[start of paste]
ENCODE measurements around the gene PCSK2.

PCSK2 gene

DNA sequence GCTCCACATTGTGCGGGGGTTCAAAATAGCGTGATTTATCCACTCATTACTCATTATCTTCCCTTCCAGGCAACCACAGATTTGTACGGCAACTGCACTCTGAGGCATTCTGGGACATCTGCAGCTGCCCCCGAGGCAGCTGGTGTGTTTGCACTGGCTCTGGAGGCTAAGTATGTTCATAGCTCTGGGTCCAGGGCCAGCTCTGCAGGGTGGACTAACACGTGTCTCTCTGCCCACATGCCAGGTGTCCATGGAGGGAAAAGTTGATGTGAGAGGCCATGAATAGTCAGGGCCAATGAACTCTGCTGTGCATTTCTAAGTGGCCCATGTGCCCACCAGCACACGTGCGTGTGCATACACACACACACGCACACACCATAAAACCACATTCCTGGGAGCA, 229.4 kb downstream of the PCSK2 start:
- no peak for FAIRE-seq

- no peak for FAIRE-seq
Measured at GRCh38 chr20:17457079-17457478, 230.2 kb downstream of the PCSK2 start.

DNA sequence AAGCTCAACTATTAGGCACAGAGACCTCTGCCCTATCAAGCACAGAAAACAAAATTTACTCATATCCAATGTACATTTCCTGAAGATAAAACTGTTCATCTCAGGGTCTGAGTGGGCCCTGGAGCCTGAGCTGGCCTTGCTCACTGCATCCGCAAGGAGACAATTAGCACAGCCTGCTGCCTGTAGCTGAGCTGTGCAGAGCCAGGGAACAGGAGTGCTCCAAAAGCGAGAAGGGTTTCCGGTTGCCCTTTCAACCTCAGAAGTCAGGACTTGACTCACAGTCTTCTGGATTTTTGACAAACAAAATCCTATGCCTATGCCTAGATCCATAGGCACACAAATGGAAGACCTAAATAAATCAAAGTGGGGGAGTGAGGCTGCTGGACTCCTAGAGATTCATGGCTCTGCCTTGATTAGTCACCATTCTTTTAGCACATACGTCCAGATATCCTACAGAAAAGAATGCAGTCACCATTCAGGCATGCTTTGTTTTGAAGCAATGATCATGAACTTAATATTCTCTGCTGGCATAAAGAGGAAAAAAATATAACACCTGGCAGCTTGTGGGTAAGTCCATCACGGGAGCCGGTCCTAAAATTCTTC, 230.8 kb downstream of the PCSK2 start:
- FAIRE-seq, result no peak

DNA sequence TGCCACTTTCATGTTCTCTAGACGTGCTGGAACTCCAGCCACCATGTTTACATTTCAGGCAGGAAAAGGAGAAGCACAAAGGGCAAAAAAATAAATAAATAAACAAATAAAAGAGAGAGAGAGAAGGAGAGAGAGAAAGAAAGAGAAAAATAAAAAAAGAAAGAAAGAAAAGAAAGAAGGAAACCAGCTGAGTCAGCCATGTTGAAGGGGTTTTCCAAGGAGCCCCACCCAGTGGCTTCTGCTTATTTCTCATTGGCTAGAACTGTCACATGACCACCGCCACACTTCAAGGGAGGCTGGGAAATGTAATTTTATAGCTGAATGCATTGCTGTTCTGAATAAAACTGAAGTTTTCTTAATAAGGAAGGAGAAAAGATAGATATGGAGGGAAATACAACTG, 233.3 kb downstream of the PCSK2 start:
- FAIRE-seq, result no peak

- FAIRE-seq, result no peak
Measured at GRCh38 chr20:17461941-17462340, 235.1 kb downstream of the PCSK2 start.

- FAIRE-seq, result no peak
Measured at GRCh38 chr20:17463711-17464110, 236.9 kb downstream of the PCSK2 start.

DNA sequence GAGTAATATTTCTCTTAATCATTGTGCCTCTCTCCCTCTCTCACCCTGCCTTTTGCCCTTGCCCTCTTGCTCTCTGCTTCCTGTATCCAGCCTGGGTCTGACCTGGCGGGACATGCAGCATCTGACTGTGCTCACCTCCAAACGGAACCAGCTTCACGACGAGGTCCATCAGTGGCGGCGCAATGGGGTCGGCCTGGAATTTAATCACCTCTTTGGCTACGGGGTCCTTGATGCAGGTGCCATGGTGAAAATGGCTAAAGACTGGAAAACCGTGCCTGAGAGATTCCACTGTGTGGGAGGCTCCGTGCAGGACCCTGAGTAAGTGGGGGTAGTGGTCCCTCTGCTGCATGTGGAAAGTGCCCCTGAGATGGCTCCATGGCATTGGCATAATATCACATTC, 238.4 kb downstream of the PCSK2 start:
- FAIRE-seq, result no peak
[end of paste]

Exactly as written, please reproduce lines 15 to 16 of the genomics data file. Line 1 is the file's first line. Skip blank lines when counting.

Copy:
DNA sequence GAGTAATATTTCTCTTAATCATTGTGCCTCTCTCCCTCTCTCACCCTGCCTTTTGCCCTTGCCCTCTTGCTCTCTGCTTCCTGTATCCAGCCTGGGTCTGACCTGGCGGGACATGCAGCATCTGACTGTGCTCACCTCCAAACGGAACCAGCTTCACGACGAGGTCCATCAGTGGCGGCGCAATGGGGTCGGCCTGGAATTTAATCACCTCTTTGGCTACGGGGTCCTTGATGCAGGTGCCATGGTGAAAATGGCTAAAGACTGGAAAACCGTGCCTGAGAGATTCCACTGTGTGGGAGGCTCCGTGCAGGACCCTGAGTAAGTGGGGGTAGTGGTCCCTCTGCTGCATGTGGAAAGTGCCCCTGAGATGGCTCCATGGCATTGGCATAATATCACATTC, 238.4 kb downstream of the PCSK2 start:
- FAIRE-seq, result no peak